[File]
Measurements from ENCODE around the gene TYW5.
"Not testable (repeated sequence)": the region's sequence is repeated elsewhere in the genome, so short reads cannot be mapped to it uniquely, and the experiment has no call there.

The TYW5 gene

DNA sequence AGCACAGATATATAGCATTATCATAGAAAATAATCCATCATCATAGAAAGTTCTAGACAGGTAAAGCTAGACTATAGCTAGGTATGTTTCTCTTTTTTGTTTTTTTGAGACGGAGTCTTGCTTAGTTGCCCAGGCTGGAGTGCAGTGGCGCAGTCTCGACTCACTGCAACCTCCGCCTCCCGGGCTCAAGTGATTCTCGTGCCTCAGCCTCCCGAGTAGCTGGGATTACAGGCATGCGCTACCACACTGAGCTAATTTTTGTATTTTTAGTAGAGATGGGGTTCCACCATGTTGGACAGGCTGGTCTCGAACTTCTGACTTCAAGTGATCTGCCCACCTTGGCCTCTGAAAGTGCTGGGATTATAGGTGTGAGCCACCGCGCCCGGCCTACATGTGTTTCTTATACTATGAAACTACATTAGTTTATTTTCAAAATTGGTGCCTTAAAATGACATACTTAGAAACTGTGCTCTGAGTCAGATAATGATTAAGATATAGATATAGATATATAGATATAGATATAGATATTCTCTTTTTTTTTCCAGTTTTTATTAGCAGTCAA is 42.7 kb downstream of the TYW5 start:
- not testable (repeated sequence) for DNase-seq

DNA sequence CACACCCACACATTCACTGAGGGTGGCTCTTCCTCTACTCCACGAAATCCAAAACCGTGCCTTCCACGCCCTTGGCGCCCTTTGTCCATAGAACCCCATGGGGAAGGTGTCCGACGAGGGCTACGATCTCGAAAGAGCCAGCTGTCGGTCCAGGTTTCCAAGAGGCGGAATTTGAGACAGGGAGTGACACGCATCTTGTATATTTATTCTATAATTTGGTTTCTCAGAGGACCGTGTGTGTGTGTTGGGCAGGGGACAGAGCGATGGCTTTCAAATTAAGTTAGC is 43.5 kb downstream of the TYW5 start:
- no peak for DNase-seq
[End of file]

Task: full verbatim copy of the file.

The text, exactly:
Measurements from ENCODE around the gene TYW5.
"Not testable (repeated sequence)": the region's sequence is repeated elsewhere in the genome, so short reads cannot be mapped to it uniquely, and the experiment has no call there.

The TYW5 gene

DNA sequence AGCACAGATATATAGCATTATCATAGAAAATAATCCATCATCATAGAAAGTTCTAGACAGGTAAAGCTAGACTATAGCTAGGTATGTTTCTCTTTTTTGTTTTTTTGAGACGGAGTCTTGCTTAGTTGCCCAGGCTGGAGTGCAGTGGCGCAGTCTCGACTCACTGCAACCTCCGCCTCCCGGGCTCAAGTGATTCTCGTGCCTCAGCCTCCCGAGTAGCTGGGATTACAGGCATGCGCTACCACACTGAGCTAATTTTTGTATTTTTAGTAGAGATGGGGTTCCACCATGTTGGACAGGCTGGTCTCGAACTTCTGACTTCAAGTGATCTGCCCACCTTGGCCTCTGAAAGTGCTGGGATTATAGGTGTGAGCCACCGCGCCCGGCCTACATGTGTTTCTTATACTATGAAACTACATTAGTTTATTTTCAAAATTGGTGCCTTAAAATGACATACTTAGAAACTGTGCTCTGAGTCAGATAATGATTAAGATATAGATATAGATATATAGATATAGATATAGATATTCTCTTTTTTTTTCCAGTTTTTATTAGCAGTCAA is 42.7 kb downstream of the TYW5 start:
- not testable (repeated sequence) for DNase-seq

DNA sequence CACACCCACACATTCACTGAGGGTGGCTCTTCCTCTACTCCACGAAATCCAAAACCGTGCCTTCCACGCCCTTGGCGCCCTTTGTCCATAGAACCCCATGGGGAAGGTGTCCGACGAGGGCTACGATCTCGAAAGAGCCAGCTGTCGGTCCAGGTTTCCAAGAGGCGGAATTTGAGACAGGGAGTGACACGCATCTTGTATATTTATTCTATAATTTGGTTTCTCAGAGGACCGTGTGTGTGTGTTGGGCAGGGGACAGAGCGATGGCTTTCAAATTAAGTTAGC is 43.5 kb downstream of the TYW5 start:
- no peak for DNase-seq